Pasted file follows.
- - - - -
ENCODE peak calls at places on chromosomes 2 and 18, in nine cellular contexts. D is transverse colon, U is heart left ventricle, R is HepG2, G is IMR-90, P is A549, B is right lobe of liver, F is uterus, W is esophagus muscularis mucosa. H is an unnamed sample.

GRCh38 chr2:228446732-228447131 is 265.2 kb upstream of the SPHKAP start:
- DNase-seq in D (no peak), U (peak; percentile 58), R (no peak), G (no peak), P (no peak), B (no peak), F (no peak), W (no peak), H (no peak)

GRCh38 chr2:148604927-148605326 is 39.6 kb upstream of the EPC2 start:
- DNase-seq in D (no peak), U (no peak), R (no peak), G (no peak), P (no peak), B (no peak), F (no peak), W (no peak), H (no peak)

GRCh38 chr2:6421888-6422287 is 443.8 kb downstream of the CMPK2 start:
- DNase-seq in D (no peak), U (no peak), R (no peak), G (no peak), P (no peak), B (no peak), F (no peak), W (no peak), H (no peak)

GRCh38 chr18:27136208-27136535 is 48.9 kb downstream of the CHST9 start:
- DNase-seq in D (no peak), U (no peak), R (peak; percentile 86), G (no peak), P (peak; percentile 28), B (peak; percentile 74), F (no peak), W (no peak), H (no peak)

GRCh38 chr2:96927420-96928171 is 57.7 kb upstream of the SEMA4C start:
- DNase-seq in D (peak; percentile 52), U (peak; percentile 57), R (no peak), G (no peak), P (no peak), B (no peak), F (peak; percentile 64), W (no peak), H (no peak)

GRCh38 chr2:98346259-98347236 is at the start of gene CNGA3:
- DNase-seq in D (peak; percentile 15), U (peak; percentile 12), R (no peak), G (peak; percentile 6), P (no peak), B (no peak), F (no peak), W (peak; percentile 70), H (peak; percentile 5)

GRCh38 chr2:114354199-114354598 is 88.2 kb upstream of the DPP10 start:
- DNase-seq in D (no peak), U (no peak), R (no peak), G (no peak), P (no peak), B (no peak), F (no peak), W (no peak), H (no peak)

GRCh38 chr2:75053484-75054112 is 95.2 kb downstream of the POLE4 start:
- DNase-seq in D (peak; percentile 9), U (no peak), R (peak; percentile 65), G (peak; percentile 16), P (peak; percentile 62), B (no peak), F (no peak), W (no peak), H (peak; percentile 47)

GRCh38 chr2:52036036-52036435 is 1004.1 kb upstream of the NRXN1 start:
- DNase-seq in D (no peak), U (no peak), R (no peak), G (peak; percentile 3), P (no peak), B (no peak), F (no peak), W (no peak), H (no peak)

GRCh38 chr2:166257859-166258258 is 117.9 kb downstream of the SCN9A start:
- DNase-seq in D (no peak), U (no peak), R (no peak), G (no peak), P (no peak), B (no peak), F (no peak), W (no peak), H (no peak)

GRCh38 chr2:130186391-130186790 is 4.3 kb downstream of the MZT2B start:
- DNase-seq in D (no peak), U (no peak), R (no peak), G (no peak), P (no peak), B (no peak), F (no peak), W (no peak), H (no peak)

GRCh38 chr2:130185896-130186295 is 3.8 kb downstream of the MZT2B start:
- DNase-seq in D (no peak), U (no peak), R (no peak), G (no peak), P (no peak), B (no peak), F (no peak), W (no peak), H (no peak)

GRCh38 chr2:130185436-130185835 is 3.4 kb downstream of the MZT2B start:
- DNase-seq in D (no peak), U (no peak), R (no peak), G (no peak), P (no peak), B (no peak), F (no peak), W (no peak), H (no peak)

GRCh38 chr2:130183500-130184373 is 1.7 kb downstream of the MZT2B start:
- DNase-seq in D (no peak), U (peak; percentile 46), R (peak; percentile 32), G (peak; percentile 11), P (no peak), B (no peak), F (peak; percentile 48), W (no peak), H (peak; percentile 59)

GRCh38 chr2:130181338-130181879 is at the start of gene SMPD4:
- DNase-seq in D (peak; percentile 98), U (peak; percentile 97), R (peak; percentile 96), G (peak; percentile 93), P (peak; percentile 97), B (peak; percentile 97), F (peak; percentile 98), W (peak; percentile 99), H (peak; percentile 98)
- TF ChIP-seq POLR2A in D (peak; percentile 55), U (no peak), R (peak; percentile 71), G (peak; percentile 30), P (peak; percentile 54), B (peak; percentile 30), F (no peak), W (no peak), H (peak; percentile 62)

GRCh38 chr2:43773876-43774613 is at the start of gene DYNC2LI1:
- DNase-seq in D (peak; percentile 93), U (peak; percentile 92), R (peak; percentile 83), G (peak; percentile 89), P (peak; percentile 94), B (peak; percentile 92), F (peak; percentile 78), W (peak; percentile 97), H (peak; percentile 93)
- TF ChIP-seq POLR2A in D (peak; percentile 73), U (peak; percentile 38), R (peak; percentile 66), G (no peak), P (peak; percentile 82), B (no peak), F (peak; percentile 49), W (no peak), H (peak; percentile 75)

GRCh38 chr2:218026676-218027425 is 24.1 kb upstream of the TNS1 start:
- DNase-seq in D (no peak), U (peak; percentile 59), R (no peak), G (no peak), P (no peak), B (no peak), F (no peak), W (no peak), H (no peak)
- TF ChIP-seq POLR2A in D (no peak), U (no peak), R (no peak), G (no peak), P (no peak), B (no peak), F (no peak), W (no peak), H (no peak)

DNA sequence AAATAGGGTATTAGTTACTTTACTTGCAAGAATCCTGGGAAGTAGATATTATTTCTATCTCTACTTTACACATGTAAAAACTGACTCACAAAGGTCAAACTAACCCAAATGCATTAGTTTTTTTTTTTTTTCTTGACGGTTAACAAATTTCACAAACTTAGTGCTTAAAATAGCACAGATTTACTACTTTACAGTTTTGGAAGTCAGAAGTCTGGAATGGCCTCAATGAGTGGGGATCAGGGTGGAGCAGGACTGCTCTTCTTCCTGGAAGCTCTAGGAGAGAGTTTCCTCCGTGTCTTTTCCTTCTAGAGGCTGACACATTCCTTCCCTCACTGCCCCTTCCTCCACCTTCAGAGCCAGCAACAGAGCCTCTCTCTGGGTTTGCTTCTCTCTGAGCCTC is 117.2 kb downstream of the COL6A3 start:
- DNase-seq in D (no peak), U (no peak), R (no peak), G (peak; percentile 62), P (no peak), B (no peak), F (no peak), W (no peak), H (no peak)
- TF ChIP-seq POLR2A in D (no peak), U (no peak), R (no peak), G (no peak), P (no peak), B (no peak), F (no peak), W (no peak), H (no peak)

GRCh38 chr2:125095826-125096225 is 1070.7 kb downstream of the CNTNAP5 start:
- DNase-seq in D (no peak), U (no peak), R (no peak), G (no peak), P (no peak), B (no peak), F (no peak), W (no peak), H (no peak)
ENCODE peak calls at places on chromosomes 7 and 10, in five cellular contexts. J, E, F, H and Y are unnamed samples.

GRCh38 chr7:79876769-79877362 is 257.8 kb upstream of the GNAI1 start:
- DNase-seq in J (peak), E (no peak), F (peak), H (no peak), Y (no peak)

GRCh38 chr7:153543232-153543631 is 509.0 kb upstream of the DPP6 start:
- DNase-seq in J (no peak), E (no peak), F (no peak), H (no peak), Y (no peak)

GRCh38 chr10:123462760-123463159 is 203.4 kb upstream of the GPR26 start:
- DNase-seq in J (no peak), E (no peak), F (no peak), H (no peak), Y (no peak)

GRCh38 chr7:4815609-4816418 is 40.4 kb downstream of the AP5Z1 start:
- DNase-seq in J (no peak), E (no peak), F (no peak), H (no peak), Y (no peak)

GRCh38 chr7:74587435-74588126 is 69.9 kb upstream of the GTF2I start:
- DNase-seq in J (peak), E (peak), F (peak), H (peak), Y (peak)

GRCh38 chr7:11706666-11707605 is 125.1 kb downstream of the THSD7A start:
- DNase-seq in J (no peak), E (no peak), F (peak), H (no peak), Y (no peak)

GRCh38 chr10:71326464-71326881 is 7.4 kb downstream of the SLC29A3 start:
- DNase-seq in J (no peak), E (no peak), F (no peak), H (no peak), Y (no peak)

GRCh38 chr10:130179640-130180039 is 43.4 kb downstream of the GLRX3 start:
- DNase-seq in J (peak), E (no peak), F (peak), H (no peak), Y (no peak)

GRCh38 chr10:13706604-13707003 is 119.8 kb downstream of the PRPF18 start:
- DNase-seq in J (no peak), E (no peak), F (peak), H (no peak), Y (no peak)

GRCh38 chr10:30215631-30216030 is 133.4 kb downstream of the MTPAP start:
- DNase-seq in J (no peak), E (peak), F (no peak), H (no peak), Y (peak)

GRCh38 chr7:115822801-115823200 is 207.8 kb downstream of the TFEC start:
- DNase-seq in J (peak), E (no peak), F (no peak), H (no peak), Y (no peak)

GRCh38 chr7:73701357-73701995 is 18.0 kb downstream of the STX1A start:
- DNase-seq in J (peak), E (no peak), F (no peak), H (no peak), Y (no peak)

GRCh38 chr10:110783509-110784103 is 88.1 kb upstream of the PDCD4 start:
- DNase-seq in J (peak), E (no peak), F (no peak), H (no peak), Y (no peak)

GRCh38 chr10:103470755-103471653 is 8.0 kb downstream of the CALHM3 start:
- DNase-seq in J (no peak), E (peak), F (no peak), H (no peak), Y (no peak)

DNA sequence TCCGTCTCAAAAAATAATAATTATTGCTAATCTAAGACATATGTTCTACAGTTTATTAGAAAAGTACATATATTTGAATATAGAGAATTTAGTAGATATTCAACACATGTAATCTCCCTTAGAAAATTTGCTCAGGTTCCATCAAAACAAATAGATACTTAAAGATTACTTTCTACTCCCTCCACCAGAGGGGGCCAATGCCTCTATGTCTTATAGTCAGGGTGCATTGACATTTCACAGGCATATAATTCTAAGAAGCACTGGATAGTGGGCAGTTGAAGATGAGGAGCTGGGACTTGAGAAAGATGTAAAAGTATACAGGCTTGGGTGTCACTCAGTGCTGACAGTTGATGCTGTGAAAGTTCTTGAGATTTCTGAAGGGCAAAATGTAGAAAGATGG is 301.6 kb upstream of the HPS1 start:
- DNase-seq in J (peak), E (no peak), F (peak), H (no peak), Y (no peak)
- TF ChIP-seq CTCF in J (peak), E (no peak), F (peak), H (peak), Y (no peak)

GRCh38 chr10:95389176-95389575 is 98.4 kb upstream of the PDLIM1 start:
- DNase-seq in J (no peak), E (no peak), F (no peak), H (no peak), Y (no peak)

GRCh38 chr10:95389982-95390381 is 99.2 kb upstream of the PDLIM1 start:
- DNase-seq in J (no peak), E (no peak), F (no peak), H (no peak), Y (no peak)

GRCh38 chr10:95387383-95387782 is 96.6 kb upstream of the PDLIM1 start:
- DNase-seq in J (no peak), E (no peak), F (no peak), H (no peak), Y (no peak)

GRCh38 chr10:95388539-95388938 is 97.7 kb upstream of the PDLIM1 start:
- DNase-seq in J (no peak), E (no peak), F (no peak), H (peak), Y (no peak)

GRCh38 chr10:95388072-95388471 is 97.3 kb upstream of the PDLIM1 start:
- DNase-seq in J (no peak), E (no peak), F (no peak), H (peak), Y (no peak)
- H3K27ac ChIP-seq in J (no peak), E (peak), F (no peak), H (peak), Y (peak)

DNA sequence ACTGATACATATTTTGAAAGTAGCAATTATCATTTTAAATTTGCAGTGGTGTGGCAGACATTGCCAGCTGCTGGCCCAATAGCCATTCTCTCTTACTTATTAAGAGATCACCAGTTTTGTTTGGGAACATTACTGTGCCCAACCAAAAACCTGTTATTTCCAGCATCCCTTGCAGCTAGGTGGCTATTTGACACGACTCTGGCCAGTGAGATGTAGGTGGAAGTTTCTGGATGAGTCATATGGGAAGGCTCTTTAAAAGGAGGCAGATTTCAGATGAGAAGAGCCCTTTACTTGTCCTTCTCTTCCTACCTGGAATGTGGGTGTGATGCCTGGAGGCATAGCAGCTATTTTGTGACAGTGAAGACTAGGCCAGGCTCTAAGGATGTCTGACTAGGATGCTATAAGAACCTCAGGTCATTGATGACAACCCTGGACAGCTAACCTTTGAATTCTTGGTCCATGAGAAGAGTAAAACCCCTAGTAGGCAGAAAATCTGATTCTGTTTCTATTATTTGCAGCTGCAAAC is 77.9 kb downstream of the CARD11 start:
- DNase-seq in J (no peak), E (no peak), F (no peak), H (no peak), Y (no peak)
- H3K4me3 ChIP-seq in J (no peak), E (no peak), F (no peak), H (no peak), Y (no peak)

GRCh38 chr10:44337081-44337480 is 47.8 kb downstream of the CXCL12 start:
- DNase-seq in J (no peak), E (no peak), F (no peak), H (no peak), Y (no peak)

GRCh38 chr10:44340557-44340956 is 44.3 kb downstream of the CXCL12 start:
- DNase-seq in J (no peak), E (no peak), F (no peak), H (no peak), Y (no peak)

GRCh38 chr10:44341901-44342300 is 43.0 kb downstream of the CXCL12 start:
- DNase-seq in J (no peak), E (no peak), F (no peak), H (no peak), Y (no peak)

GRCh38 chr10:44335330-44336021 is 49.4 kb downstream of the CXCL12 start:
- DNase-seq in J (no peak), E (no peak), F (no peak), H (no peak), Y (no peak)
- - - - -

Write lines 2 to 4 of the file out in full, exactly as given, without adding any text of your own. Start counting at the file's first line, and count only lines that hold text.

GRCh38 chr2:228446732-228447131 is 265.2 kb upstream of the SPHKAP start:
- DNase-seq in D (no peak), U (peak; percentile 58), R (no peak), G (no peak), P (no peak), B (no peak), F (no peak), W (no peak), H (no peak)

GRCh38 chr2:148604927-148605326 is 39.6 kb upstream of the EPC2 start: